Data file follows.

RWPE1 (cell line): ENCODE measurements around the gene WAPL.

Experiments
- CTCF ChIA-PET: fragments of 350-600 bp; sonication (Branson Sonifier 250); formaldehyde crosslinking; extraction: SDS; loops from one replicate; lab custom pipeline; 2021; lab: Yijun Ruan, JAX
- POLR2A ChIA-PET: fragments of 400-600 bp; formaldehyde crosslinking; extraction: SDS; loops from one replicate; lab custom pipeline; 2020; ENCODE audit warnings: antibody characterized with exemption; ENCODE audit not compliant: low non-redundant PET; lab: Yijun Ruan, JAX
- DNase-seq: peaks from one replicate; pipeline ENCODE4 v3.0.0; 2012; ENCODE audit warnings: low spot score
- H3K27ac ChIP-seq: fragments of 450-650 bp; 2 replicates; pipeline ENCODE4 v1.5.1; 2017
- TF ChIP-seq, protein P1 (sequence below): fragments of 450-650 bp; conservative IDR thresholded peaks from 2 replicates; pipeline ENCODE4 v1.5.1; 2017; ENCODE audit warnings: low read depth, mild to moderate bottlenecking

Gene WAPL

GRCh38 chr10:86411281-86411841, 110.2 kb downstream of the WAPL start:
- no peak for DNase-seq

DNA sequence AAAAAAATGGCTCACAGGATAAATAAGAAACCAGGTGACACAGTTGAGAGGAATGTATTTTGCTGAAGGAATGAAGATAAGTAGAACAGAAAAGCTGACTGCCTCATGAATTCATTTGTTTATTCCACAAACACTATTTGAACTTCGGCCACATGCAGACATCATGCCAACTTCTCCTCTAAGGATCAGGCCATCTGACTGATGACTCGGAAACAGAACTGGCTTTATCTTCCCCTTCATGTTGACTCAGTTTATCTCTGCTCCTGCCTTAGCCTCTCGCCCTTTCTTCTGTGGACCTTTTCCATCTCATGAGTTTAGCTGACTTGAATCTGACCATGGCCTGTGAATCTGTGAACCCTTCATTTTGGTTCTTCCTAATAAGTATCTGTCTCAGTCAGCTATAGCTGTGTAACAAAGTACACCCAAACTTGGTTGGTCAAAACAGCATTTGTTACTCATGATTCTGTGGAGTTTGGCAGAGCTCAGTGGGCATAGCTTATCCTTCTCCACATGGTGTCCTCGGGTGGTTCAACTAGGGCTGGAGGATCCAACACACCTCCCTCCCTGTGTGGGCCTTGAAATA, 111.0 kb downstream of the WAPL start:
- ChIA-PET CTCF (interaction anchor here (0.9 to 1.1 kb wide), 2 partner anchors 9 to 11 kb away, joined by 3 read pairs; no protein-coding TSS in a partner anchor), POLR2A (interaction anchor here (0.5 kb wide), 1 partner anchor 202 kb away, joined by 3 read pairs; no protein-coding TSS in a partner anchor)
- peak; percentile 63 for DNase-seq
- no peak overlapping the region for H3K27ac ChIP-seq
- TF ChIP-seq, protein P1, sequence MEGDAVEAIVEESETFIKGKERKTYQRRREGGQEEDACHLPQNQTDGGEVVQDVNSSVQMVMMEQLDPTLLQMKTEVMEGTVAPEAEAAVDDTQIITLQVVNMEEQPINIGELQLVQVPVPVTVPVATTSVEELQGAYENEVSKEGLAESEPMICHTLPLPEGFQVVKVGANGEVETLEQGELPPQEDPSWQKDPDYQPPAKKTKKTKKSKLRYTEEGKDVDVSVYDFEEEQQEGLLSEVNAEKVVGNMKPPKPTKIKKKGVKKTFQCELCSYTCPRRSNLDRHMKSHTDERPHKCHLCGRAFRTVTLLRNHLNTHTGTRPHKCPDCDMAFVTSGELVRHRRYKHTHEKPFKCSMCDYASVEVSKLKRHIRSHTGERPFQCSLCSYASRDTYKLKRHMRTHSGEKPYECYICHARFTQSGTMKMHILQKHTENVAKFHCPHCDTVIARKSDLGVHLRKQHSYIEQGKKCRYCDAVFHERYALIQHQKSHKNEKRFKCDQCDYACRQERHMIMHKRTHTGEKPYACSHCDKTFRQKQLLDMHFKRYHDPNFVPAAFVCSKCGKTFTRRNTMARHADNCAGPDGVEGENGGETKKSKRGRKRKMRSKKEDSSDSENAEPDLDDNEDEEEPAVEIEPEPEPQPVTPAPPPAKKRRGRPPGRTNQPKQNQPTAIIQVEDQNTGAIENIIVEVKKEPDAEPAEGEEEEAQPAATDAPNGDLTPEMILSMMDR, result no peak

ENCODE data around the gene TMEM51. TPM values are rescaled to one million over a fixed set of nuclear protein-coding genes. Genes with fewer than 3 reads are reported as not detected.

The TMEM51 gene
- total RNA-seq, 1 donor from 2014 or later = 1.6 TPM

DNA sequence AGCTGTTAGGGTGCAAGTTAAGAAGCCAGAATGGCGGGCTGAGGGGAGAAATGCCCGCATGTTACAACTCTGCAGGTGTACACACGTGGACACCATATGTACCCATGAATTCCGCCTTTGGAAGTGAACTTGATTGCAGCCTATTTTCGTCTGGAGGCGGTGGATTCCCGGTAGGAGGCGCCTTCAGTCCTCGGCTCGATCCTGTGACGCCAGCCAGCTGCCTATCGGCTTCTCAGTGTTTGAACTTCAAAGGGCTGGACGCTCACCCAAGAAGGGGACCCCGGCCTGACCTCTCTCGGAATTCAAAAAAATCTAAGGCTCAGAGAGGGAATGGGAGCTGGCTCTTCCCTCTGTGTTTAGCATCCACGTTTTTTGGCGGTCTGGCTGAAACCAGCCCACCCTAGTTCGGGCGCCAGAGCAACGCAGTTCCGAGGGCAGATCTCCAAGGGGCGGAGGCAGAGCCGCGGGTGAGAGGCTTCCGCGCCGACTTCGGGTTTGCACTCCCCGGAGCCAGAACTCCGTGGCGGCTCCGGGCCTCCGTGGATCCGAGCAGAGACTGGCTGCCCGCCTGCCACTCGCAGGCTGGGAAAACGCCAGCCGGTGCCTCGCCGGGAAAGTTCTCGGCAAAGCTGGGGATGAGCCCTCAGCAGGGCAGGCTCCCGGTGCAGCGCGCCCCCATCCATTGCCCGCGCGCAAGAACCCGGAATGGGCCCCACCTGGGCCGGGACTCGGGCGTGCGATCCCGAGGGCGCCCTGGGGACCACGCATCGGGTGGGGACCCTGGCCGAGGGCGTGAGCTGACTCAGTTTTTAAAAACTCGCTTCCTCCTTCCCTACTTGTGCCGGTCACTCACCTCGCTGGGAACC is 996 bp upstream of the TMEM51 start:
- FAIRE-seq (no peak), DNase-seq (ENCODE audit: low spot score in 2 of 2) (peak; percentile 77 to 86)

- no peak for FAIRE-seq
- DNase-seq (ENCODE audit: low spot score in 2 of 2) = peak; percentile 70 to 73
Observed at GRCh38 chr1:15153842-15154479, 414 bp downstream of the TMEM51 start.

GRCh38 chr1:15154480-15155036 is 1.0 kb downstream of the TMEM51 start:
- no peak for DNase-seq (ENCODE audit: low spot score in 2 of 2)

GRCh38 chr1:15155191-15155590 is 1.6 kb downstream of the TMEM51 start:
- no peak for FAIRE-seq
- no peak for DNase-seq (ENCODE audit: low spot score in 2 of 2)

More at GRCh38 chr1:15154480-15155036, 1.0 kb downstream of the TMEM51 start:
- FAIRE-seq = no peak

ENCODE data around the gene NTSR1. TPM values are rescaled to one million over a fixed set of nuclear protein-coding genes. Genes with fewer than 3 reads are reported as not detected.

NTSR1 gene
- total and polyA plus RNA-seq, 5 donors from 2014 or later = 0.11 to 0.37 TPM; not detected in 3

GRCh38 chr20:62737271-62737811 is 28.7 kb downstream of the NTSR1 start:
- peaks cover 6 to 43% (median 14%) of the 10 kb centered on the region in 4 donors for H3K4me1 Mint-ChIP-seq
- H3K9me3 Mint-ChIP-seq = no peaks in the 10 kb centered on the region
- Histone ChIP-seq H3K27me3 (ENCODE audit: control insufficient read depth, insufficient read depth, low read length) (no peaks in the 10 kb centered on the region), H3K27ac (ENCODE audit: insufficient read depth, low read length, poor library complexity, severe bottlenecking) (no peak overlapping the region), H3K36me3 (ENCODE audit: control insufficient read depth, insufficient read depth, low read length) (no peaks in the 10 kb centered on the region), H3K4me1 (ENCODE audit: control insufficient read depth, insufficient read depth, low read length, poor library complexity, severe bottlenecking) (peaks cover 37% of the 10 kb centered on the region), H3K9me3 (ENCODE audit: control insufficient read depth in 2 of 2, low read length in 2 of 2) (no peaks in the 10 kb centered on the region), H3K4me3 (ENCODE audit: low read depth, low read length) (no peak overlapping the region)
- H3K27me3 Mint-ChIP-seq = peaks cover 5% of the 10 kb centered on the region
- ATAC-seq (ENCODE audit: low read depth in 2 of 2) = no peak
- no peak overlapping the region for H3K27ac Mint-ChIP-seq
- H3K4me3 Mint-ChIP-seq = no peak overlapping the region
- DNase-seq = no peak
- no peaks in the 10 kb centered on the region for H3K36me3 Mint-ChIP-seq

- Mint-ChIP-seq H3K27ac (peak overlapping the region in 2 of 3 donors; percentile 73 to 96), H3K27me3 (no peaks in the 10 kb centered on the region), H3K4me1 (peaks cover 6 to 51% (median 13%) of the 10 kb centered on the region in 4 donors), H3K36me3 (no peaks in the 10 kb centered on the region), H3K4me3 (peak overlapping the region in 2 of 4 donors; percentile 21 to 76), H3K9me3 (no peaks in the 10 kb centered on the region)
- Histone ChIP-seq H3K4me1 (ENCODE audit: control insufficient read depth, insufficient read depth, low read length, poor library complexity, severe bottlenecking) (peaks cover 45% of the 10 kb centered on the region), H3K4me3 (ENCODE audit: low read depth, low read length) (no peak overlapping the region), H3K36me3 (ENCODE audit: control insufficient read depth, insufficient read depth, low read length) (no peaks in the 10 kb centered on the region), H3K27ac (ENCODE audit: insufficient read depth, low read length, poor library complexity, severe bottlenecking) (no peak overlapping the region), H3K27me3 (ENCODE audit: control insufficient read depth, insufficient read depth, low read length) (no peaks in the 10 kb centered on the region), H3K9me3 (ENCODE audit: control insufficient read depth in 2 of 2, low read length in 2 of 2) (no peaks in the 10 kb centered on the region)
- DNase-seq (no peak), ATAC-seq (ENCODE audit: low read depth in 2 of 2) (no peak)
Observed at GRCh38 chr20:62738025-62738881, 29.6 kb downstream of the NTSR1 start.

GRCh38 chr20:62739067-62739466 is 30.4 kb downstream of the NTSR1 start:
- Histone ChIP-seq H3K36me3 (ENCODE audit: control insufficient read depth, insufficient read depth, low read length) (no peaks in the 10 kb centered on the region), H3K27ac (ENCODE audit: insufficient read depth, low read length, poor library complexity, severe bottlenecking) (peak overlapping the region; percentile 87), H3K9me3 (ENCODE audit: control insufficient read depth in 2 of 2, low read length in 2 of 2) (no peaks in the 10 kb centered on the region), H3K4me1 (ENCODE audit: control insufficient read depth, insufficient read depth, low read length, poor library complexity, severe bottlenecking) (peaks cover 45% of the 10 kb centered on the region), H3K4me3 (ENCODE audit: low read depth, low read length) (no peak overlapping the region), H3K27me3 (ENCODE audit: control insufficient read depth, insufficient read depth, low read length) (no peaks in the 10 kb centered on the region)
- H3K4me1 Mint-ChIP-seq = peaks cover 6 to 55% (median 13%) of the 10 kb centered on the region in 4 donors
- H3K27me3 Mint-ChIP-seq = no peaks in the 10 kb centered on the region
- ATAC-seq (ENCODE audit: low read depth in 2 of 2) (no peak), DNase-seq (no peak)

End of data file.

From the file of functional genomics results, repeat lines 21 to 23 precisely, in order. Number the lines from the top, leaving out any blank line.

- no peak for FAIRE-seq
- DNase-seq (ENCODE audit: low spot score in 2 of 2) = peak; percentile 70 to 73
Observed at GRCh38 chr1:15153842-15154479, 414 bp downstream of the TMEM51 start.